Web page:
Cell Phones Used To Thwart Speed Traps
FILE - In this Friday, May 11, 2012 file photo, Cycling legend and cancer survivor Lance Armstrong attends a rally at a news conference at Children's Hospital in Los Angeles in favor of Proposition 29, a measure on the June 2012 California primary election ballot that would add a $1-per-pack tax on cigarettes. The money raised would go to cancer research projects, smoking-reduction programs and tobacco law enforcement. Fabled as a mecca for the health-conscious and fitness-obsessed, California is also one of only a few states that has not hiked its cigarette taxes in the last decade, meaning it is less expensive to light up in Los Angeles and San Francisco than many other places in the country. The tobacco industry wants to keep it that way. It has amassed nearly $50 million to kill an initiative on Tuesday???s primary ballot that is championed by cycling star Lance Armstrong and supported by New York Mayor Michael Bloomberg, who has donated $500,000 to its campaign. (AP Photo/Reed Saxon) / Reed Saxon
And as you approach a known threat, you'll get an audio alert on your mobile device.
The developer of Trapster, Pete Tenereillo, said the system, which requires punching in a few keys such as "pound-1" to submit information to Trapster's database, should comply with laws banning talking on cell phones.
Tenereillo insisted he isn't encouraging motorists to break the law or drive dangerously, saying drivers who speed are bound to do so anyway.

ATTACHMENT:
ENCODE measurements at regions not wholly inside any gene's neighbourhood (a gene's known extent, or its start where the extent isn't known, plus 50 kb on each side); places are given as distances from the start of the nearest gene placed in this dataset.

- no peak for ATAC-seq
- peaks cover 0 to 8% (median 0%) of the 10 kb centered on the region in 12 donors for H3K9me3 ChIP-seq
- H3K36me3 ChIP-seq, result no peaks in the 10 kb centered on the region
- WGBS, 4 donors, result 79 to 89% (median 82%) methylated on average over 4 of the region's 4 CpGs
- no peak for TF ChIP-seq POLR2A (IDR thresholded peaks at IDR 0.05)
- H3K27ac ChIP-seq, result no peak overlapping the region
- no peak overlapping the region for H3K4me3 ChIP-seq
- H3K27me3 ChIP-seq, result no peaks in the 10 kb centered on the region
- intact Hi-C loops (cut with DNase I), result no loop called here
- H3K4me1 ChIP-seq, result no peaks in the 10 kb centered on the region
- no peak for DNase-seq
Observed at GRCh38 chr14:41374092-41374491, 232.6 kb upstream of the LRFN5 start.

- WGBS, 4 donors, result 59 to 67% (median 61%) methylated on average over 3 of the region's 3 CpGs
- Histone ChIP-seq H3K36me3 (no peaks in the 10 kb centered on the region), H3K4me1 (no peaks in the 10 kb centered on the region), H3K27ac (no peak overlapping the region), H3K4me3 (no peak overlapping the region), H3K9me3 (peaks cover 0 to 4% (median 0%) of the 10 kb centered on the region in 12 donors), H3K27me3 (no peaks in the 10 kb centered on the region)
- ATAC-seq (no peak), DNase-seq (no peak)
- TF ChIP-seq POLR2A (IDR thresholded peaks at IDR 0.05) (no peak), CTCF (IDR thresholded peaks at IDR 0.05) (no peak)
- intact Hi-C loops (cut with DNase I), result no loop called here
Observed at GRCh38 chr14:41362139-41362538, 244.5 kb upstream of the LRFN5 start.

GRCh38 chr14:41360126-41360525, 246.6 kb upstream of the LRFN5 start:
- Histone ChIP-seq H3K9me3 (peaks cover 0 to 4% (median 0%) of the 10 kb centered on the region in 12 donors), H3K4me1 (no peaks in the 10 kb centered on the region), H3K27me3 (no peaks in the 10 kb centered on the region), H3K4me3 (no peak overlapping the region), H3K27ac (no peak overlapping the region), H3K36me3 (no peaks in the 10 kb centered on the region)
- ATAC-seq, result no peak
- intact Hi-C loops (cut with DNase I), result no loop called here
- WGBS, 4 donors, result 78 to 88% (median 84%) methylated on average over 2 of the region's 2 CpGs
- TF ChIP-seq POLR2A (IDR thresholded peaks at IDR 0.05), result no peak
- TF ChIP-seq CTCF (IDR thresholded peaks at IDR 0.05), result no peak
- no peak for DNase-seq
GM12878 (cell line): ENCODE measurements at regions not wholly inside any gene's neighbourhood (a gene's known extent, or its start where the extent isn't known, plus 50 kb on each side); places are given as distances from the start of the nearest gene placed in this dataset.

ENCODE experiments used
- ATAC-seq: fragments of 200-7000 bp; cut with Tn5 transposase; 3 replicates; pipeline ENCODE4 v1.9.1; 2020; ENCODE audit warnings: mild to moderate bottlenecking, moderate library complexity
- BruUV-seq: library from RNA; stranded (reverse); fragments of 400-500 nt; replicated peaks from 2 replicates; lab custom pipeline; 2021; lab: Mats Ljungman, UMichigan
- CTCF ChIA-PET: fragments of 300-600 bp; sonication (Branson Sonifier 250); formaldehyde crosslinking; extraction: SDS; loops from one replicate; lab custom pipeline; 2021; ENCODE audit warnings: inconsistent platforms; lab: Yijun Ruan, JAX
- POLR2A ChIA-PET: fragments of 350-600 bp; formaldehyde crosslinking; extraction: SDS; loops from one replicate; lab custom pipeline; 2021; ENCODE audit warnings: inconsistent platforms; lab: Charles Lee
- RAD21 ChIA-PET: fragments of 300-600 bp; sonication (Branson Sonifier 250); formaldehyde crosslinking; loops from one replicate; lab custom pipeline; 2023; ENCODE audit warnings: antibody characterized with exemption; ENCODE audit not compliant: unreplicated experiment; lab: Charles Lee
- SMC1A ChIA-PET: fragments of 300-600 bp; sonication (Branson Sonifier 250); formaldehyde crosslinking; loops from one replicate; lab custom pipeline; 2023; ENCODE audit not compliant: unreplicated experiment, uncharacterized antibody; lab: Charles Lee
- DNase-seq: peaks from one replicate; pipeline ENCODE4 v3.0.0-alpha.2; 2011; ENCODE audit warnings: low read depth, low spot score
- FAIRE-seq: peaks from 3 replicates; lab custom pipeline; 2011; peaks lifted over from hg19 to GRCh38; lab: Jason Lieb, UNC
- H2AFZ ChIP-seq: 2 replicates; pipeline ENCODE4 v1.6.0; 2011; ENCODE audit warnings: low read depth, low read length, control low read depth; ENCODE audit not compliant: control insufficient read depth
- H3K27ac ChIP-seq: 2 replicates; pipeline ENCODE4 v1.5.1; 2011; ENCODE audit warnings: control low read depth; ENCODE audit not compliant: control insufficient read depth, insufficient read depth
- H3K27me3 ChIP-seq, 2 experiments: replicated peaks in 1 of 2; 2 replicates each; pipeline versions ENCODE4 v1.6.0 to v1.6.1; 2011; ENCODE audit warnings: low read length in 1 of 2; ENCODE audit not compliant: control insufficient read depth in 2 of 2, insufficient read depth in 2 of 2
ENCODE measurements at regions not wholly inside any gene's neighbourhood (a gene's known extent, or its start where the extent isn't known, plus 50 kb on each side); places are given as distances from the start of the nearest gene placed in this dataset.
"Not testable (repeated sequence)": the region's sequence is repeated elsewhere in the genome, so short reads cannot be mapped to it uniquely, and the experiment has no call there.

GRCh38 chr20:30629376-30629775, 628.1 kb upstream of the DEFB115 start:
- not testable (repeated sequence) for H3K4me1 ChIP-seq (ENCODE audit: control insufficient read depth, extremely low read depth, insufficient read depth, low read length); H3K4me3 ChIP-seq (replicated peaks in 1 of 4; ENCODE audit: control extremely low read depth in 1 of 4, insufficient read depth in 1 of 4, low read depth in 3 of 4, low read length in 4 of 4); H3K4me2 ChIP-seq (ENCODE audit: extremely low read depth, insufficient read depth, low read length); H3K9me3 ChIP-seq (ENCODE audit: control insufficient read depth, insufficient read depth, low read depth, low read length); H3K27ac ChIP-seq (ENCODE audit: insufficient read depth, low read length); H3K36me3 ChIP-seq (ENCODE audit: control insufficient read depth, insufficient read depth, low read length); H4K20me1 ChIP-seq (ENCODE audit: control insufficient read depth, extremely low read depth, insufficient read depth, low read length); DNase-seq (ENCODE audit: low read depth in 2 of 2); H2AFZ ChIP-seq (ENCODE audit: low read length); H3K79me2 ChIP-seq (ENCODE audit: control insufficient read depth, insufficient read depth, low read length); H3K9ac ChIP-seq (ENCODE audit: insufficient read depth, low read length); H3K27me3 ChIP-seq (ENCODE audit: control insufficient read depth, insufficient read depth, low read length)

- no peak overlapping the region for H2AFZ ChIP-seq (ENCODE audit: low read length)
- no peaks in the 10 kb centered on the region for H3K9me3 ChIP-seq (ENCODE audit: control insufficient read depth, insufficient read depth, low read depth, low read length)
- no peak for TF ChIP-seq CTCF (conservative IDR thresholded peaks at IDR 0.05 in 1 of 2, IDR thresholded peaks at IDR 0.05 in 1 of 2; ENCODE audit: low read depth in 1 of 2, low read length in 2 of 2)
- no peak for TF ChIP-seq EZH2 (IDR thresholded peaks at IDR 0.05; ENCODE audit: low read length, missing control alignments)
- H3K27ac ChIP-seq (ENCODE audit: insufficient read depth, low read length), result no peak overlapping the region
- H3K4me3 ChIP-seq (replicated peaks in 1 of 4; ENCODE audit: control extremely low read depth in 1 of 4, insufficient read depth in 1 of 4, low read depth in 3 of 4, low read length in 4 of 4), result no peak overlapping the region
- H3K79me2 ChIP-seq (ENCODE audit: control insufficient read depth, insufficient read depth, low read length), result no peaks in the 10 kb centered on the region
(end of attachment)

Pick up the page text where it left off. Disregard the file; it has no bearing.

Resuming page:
And he said police officials he's talked to haven't complained about the service because it inevitably encourages drivers to slow down. (The International Association of Chiefs of Police did not respond to requests for comment.)
The free service can automatically detect location using mobile devices' GPS capabilities or tap their Wi-Fi and get location from a database run by Skyhook Wireless. (Skyhook sends trucks up and down streets to scan for home wireless routers or commercial hotspots and record the unique identifying code and location of each.)
Information about red-light cameras and where police tend to operate speed traps is kept in Trapster's database indefinitely. Information about active speed traps is kept for an hour, with the idea that officers may move on.
Users can choose the types of cameras or traps for which they want alerts.
To discourage pranksters and law-enforcement officials from flooding the system with bogus locations, users can rate others on the accuracy of their contributions, and those getting better ratings will carry more weight.
Trapster can be used with about 10 different wireless platforms, including Nokia Corp.'s smart phones, devices using Microsoft Corp.'s Windows Mobile and BlackBerry units from Research In Motion Ltd.
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